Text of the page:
One final piece of advice: Here are some important questions to ask yourself when considering the purchase of a term policy:
Permanent insurance provides lifelong protection. As long as you pay the premiums, the death benefit will be paid. These policies are designed and priced for you to keep over a long period of time. So if you don't intend to keep the policy for the long term, this may be the wrong type of insurance for you.
Why would someone need coverage for an extended period of time? Because contrary to what a lot of people think, the need for life insurance often persists long after the kids have graduated college or the mortgage has been paid off. If you died the day after your youngest child graduated from college, your spouse would still be faced with daily living expenses. And what if your spouse outlives you by 10, 20 or even 30 years, which is certainly possible today. Would your financial plan, without life insurance, enable your spouse to maintain the lifestyle you worked so hard to achieve? And would you be able to pass on something to your children or grandchildren?
Another key characteristic of permanent insurance is a feature known as cash value or cash-surrender value. In fact, permanent insurance is often referred to as cash value insurance because these types of policies can build cash value over time, as well as provide a death benefit to your beneficiaries.
Cash values, which accumulate on a tax-deferred basis just like assets in most retirement and tuition savings plans, can be used in the future for any purpose you wish. If you like, you can borrow cash value for a down payment on a home, to help pay for your children's education or to provide income for your retirement. When you borrow money from a permanent insurance policy, you're using the policy's cash value as collateral and the borrowing rates tend to be relatively low. And unlike loans from most financial institutions, the loan is not dependent on credit checks or other restrictions. You ultimately must repay any loan with interest or your beneficiaries will receive a reduced death benefit and cash surrender value.
If you need or want to stop paying premiums, you can use the cash value to continue your current insurance protection for a specified time or to provide a lesser amount of protection covering you for your lifetime. If you decide to stop paying premiums and surrender your policy, the guaranteed policy values are yours. Just know that if you surrender your policy in the early years, there may be little or no cash value.
With all types of permanent policies, the cash value of a policy is different from the policy's face amount. The face amount is the money that will be paid at death or policy maturity (most permanent policies typically "mature" around age 100). Cash value is the amount available if you surrender a policy before its maturity or your death. Moreover, the cash value may be affected by your insurance company's financial results or experience, which can be influenced by mortality rates, expenses, and investment earnings.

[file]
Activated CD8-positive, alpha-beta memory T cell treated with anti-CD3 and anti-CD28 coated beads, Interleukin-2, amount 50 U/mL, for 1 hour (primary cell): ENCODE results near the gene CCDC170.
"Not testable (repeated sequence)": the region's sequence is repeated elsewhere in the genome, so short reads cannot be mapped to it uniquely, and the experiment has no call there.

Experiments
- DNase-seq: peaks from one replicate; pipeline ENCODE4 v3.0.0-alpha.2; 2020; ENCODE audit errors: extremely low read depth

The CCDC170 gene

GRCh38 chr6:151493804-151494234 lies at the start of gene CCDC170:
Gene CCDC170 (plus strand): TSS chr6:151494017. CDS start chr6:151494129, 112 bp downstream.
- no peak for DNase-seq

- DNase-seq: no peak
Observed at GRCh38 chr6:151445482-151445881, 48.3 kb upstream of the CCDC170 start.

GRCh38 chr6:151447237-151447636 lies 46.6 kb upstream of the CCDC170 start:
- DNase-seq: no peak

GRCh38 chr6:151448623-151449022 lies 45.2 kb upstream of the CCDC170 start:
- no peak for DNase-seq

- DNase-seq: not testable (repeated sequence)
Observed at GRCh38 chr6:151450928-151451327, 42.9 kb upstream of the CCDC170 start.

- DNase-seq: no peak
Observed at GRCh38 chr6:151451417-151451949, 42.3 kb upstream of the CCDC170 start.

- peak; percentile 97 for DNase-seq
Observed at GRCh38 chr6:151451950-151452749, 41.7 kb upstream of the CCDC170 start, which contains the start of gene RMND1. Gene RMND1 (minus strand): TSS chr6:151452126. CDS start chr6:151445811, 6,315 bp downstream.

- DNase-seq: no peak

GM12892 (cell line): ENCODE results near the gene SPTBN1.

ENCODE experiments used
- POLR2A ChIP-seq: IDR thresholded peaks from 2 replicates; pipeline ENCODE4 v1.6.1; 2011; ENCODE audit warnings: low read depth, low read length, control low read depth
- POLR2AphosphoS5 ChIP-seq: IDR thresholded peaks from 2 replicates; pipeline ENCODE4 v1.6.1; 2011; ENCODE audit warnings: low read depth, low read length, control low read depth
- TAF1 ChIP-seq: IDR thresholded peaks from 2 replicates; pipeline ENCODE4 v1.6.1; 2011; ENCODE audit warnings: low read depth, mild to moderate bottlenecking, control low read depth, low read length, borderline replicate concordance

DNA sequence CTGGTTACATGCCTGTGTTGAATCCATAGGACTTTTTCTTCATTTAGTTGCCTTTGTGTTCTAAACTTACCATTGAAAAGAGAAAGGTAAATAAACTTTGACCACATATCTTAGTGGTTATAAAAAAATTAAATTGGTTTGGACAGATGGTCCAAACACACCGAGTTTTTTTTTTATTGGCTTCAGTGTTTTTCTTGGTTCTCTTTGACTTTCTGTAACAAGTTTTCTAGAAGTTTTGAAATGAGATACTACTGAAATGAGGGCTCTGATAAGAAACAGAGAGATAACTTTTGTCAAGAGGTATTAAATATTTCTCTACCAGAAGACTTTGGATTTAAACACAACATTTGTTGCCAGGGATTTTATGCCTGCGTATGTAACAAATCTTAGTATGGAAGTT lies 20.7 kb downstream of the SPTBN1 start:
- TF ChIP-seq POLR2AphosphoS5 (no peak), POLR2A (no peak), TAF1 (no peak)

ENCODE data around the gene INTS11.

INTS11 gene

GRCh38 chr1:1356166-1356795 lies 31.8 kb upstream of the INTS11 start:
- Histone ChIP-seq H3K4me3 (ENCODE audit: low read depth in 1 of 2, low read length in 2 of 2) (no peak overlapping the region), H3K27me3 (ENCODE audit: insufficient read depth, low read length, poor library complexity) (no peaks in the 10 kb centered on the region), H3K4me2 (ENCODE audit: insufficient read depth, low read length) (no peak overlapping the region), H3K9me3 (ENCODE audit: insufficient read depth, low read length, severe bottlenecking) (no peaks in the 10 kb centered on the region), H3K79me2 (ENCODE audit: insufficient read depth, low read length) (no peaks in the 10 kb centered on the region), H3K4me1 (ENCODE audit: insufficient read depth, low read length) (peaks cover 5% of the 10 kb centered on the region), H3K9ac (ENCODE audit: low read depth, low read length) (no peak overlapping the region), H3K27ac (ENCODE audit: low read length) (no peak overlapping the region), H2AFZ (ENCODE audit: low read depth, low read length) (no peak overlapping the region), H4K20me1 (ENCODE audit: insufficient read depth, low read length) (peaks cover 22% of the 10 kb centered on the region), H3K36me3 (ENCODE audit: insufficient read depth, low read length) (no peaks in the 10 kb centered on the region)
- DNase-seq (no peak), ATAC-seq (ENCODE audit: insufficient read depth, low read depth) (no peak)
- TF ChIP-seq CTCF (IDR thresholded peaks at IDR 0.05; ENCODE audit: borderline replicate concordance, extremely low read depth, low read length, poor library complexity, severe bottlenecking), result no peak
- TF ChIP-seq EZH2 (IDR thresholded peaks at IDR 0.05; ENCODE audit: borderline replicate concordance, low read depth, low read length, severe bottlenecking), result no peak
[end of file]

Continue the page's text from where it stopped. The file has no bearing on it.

Types of Permanent Insurance
"Permanent insurance" is really a catchall phrase for a wide variety of life insurance products that contain the cash-value feature. Within this class of life insurance, there are a multitude of different products. Here we list the most common ones.
If you're the kind of person who likes premiums that will remain fixed and predictable over time, you may want to consider:
Whole life or ordinary life. This the most common type of permanent insurance. It provides you with the certainty of a guaranteed amount of death benefit and a guaranteed rate of return on your cash values. And you'll have a level premium that is guaranteed to never increase for life.
Another valuable benefit of a participating whole life insurance policy is the opportunity to earn dividends. While your policy's guarantees provide you with a minimum death benefit and cash value, dividends give you the opportunity to receive an enhanced death benefit and cash value growth. Dividends are a way for the company to share part of its favorable results with policyholders. When you purchase a participating policy, it is expected that you will receive dividends after the second policy year - but they are not guaranteed. Dividends, if left in the policy, can provide an offset (and more) to the eroding effects of inflation on your coverage amount.
Variable life. This type of insurance is offered via a prospectus and provides death benefits and cash values that vary with the performance of a portfolio of underlying investment options. You can allocate your premiums among a variety of investment options offering different degrees of risk and reward: stocks, bonds, combinations of both, or a fixed account that guarantees interest and principal. This type of insurance is for people who are willing to assume investment risk to try to achieve greater returns. With variable life you're shifting much of the investment risk from the insurance company to yourself. Good investment performance would provide the potential for higher cash values and ultimate death benefits. If the specified investments perform poorly, cash values and death benefits would drop accordingly.
While some people like the predictability of fixed premiums, others prefer adjustable premiums because they like having the option to make higher premium payments when they have extra cash on hand or lower ones when money is tight. If you find this kind of flexibility appealing, you may want to consider: